From jewellery to the wedding gown, the Duchess of Sussex’s wedding day was imbued with a symbolism hard to ignore.
As it happens with high-profile weddings, the marriage of Ms Meghan Markle to HRH Prince Harry brought the audience to speculate about meanings hidden in the ceremony setup, the bride’s wedding gown, her jewels.
Some of them are quite funny – like, for example, the interpretation that was given to the empty seat left in St. George’s Chapel, at Windsor Castle, where the ceremony took place.
That seat was not left empty as a tribute to the late Princess Diana but, more simply, to allow the Queen to have a full and clear view in front of her.
Let us start with the most impressive piece of jewellery the Duchess wore. There was plenty of speculation about what kind of tiara Ms Markle was going to wear if none at all. In the end, she did choose to have her veil set by a tiara, and she went for Queen Mary’s Bandeau Tiara.
Also known as ‘Filigree Tiara’, and lent to the bride by HM the Queen, the platinum and diamond tiara is of English make (the jeweller was not disclosed) and it is a wonderful Art Deco piece dating from 1932.
It is formed as a flexible band of eleven sections, pierced with interlaced ovals and pavé set with large and small brilliant diamonds – according to a statement released by Kensington Palace.
At the tiara’s centre, there is a detachable ten-diamond brooch dating from 1893.
This diamond bandeau was made for Queen Mary of Teck, and specifically designed to accommodate a ten-diamond brooch, dating from 1893. The brooch was given to the Princess by the County of Lincoln in 1893 when she married Prince George, Duke of York.
When Queen Mary died, in 1953, both the tiara and the brooch were passed on to her granddaughter, the Queen. The tiara was last time seen in public in 1965, with Princess Margaret, and has remained in the royal vault since then.
It is interesting to remember that Queen Mary of Teck was the mother of King Edward VIII, who abdicated in 1936 to later marry Wallis Simpson, an American and a divorcee.
Someone argued that this tiara was chosen to send a message of tolerance, of flexibility and of the will of building something new founded on traditions.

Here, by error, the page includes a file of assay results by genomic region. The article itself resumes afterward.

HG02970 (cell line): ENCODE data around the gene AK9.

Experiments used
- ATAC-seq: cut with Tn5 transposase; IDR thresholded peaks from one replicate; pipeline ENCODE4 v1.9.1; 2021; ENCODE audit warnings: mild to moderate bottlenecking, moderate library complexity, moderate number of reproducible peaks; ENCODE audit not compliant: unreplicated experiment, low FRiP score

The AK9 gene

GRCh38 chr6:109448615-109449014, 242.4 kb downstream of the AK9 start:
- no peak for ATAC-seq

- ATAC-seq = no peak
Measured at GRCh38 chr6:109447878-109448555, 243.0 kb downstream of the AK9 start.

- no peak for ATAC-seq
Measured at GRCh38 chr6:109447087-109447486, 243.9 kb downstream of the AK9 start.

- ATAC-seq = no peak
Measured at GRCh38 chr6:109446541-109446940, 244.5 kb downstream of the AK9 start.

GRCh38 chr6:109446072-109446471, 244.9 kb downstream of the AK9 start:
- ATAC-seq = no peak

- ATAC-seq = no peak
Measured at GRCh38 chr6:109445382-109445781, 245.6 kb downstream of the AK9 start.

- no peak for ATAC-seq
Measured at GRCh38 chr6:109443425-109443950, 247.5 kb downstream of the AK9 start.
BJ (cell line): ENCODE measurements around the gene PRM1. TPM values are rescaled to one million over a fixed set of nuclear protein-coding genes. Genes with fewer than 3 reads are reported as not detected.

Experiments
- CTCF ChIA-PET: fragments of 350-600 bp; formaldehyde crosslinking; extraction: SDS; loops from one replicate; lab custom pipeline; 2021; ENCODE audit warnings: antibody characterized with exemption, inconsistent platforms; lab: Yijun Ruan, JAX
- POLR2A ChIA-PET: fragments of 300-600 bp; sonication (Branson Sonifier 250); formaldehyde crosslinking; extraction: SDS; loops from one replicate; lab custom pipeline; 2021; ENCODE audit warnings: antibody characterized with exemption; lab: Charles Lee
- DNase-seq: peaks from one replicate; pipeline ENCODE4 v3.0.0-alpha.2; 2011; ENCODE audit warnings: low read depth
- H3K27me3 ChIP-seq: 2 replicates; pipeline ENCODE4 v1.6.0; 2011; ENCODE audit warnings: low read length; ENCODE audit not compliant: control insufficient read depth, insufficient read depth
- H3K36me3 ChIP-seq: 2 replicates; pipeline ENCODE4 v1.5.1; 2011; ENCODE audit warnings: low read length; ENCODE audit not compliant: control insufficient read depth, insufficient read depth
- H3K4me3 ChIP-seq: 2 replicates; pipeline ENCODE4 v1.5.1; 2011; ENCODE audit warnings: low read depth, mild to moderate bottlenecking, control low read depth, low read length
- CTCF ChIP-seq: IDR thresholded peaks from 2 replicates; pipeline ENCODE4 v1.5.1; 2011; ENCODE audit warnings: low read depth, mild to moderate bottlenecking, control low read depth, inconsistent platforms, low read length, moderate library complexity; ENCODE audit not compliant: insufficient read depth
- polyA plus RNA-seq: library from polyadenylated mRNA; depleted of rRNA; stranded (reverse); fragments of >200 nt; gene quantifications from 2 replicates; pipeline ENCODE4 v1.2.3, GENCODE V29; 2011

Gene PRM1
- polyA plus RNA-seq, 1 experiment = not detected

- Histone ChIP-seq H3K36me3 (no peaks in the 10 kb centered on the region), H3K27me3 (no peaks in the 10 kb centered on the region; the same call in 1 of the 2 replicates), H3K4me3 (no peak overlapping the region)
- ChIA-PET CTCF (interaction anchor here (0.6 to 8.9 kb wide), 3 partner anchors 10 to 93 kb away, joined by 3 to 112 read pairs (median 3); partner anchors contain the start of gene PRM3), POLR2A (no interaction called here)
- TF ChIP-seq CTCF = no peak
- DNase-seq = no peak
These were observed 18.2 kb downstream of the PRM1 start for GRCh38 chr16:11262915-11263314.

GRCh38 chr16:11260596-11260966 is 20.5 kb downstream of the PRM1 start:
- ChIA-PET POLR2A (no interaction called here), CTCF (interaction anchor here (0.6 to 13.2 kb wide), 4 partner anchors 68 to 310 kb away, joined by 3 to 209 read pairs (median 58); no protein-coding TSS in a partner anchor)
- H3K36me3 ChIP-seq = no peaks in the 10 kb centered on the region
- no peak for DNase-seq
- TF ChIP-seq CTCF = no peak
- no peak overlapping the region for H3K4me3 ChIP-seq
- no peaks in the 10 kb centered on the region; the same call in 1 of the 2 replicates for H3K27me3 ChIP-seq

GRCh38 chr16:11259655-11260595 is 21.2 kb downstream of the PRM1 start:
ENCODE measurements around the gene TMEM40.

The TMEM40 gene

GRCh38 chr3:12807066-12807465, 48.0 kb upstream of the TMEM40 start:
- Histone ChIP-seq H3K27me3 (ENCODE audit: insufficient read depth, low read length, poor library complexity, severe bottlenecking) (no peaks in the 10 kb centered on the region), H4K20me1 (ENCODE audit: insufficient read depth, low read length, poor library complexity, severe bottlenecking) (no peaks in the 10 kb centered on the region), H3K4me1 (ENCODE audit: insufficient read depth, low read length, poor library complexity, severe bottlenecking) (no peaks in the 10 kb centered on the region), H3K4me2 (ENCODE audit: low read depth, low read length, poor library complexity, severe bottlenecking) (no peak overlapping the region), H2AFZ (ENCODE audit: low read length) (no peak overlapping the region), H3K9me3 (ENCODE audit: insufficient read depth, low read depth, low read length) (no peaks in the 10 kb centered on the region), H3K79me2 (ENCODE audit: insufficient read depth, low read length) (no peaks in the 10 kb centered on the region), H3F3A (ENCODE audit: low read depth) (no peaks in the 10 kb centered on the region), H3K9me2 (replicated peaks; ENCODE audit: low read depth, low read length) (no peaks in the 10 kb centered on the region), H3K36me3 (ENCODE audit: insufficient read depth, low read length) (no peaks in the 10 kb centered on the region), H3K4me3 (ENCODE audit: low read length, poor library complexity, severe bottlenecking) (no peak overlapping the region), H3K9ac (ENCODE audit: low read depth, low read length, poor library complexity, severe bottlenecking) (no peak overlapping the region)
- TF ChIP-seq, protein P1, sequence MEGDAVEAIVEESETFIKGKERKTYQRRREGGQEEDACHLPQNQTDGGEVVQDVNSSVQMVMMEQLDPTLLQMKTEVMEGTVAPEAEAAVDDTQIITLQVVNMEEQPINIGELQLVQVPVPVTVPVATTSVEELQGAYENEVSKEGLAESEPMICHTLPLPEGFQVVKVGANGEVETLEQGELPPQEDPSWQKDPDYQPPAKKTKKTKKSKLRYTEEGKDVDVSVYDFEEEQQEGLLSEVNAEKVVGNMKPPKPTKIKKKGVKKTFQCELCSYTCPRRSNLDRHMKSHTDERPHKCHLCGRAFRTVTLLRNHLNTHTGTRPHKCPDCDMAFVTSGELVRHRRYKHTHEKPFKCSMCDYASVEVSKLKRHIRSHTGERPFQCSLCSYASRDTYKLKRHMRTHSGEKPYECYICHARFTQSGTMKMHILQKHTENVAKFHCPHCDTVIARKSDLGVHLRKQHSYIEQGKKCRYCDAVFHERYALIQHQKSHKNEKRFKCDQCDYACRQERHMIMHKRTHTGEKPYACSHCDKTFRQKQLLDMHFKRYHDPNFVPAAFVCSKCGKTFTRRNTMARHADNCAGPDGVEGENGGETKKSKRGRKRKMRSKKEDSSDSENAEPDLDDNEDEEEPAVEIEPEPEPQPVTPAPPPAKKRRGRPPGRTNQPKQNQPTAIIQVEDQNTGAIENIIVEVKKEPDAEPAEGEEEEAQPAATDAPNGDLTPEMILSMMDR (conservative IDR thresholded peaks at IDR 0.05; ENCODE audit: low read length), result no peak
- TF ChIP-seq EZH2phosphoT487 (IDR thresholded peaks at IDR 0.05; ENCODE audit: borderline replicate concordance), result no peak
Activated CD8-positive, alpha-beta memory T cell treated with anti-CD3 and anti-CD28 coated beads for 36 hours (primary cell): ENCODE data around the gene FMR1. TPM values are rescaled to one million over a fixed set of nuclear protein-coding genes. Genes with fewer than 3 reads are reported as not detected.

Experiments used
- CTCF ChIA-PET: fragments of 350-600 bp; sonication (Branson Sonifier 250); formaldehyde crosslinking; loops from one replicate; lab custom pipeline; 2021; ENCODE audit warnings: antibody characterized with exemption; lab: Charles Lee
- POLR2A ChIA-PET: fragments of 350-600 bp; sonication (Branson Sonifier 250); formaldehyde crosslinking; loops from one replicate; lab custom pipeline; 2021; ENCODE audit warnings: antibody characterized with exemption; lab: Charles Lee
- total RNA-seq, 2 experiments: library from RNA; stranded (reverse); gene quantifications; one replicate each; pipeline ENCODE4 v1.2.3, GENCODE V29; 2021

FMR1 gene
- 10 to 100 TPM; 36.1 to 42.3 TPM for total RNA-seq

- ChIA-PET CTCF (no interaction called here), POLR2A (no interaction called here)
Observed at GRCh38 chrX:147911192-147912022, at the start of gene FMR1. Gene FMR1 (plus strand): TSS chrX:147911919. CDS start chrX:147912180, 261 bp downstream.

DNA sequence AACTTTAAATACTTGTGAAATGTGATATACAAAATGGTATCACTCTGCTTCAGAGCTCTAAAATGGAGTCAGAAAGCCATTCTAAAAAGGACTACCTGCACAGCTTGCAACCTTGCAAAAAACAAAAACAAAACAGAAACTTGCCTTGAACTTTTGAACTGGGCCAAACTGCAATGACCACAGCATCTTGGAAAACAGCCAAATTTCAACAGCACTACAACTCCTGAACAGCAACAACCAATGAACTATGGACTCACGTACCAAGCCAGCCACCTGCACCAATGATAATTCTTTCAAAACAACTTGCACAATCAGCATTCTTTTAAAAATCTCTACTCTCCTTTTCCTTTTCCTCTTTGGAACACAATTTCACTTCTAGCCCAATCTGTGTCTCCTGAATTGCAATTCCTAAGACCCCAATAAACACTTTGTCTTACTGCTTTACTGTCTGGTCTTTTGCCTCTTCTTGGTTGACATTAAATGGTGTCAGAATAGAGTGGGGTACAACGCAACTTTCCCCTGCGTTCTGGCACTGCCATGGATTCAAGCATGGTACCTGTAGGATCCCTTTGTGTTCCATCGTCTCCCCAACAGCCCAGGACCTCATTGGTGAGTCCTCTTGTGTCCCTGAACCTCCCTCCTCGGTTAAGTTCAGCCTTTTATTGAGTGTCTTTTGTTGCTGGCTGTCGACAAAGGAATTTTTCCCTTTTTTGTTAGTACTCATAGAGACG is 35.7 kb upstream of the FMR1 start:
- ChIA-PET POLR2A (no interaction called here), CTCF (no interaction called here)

It might be if we think of the tiara’s flexible and personalized structure. However, let us not forget that Queen Mary never accepted Ms Simpson, that she always refused to meet her in public and in private, and that this matter was quite a hard one. It is quite risky to set a parallelism between Ms Markle and Ms Simpson and this is something that will not be discussed here.
What can be stated is that this tiara got the maximum stand out against the bride dress’ sleek and elegant cut. The jewel’s neat and defined Art Deco lines were very well matched by the wedding gown’s pure lines.
Together with Queen Mary’s bandeau tiara, the bride wore a pair of diamond earrings from the Galanterie de Cartier collection – already sported a couple of weeks earlier the wedding – and a superb diamond bracelet from the Reflection of Cartier collection, accompanied by matching earrings for the evening reception.
The bride’s wedding band was of traditional Welsh gold, a present from the Queen – following a royal tradition that dates back to the wedding of George VI and Elizabeth Bowes Lyon (the Queen mother, the Prince’s great-grandmother) in 1923.
In the picture below, the wedding band is matched with the engagement ring, which features a central cushion-cut diamond sourced by Prince Harry in Botswana (a country pretty dear to the couple), flanked by two smaller diamonds from Princess Diana’s jewellery collection.
Last but not least, the newly created Duchess of Sussex appeared wearing a beautiful aquamarine ring while leaving to attend the evening reception. This ring is very likely to be a ring commissioned by Princess Diana in 1997 to Asprey London, given to the Duchess of Sussex by the Duke as a wedding gift.
A lovely touch to keep remembering Princess Diana on such an important day.
From the bandeau tiara to the veil it set in place.
A veil long five metres, made from silk tulle with a trim of hand-embroidered flowers in silk threads and organza.
A veil very important and full of significance. For it, the Duchess asked to have the 53 countries belonging to the Commonwealth all represented by their specific flora, all united in one flowery composition – a way to have them all with her on the occasion.
This was also a clear message stating the importance that, in the future, the Commonwealth will have in the Duke and Duchess’ future work.
Finally, the bride’s wedding dress. Designed by Claire Waight Keller, a woman and the first one to lead the French fashion Maison of Givenchy.
Paying tribute to a British talent, the Duchess chose to work with Ms. Waight Keller for her “timeless and elegant aesthetic, impeccable tailoring, and relaxed demeanour.”
On this point, we would like to quote Bethan Holt, Fashion News and Features Director, and her piece on The Telegraph, where she states:
“The last time that Givenchy was seen on the back of a major protagonist in a royal event was in 1972, also at St George’s chapel, at the funeral of the Duke Of Windsor. His widow, Wallis Simpson, wore a double-breasted black coat and silk veil which Hubert de Givenchy had toiled all night to create for her, one his best clients. After the royal family’s frostiness towards the woman- a divorced American fashion plate- who prompted King Edward to abdicate, it seems plucky of Meghan- another American divorcee whose style influence has gone stratospheric since her engagement to Harry- to choose the same design house 46 years later.”
What do you think? CC